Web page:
Christmas in Jamaica

by Bill Egan, Christmas Historian


Christmas in Jamaica, an island in the Caribbean Sea, south of Cuba, has a distinctive tropical flavor ranging from the food to the Christmas carols.

Christmas carols in Jamaica are the same that are popular in other nations such as Jingle Bells, Oh Holy Night, Silent Night, etc. Of course, given the Jamaican love for Reggae, most Christmas carols can be found in their Reggae version. The traditional versions of the songs are also well known and loved and are heard on the popular stations from late November through Christmas Day.

Christmas dinner is usually a big feast for Jamaicans on Christmas Day. It includes rice and gungo peas, chicken, oxtail and curried goat. (For many years gungo peas were a Christmas specialty for Jamaica. Throughout the rest of the year red peas were cooked with the rice, but that changed to gungo peas during the Christmas season. In recent times, gungo peas are not so much confined to Christmas meals.) Jamaicans also prepare roast beef and/or pork as well. It is usually a spectacular feast, for those who can afford it of course.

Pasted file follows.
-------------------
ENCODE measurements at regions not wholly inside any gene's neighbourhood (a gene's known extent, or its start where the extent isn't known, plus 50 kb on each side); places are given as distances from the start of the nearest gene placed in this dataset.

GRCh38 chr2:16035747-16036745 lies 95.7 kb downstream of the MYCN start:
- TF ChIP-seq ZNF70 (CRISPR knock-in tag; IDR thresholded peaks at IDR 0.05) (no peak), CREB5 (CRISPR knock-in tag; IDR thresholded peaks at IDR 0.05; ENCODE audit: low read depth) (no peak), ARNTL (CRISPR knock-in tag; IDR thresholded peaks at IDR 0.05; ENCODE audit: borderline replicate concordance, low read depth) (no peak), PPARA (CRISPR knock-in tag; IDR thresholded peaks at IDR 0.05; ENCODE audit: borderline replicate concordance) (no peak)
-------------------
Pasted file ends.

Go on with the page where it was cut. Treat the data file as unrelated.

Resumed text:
In a tasty departure from North American beverages, the drink of choice for Jamaicans during the Christmas season is Sorrel. From early December until sometime in January, sorrel is all the rage in Jamaica. It is a drink worth travelling miles to get and can be found in just about every single home during the Christmas season. It's made from dried sorrel sepals (a meadow plant), cinnamon, cloves, sugar, orange peel and rum and is usually served over ice.

Christmas activities in rural areas of Jamaica include a Jonkanoo celebration. Jonkanoo is a form of parade and festivities brought from Africa by the people who were taken to Jamaica as slaves. Not as popular in the cities as it was 20 to 30 years ago, Jonkanoo is still a big deal, especially in rural Jamaica.

Thanks to Gibbo for all the information he contributed to this page.



2001-02 by W. C. Egan




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